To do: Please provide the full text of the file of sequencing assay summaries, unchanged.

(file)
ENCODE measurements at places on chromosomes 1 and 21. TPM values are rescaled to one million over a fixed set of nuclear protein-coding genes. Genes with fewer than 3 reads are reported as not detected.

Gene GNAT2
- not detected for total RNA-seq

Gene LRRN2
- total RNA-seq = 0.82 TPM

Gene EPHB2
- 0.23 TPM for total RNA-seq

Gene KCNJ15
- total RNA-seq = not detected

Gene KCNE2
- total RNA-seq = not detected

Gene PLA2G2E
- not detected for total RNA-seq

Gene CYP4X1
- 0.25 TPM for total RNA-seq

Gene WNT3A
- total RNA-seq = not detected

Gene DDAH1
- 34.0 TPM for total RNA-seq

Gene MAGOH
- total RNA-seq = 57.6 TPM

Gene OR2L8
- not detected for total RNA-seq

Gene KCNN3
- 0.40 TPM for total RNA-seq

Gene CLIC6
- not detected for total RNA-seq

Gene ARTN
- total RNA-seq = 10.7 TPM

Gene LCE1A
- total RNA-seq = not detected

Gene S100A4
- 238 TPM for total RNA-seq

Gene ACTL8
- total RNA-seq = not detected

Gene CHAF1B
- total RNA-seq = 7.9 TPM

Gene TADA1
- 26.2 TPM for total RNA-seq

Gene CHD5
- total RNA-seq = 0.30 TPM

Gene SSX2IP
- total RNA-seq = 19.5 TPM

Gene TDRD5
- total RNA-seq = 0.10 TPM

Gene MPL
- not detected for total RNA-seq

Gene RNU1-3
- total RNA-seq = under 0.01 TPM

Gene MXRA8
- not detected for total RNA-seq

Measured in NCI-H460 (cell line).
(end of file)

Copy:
ENCODE measurements at places on chromosomes 1 and 21. TPM values are rescaled to one million over a fixed set of nuclear protein-coding genes. Genes with fewer than 3 reads are reported as not detected.

Gene GNAT2
- not detected for total RNA-seq

Gene LRRN2
- total RNA-seq = 0.82 TPM

Gene EPHB2
- 0.23 TPM for total RNA-seq

Gene KCNJ15
- total RNA-seq = not detected

Gene KCNE2
- total RNA-seq = not detected

Gene PLA2G2E
- not detected for total RNA-seq

Gene CYP4X1
- 0.25 TPM for total RNA-seq

Gene WNT3A
- total RNA-seq = not detected

Gene DDAH1
- 34.0 TPM for total RNA-seq

Gene MAGOH
- total RNA-seq = 57.6 TPM

Gene OR2L8
- not detected for total RNA-seq

Gene KCNN3
- 0.40 TPM for total RNA-seq

Gene CLIC6
- not detected for total RNA-seq

Gene ARTN
- total RNA-seq = 10.7 TPM

Gene LCE1A
- total RNA-seq = not detected

Gene S100A4
- 238 TPM for total RNA-seq

Gene ACTL8
- total RNA-seq = not detected

Gene CHAF1B
- total RNA-seq = 7.9 TPM

Gene TADA1
- 26.2 TPM for total RNA-seq

Gene CHD5
- total RNA-seq = 0.30 TPM

Gene SSX2IP
- total RNA-seq = 19.5 TPM

Gene TDRD5
- total RNA-seq = 0.10 TPM

Gene MPL
- not detected for total RNA-seq

Gene RNU1-3
- total RNA-seq = under 0.01 TPM

Gene MXRA8
- not detected for total RNA-seq

Measured in NCI-H460 (cell line).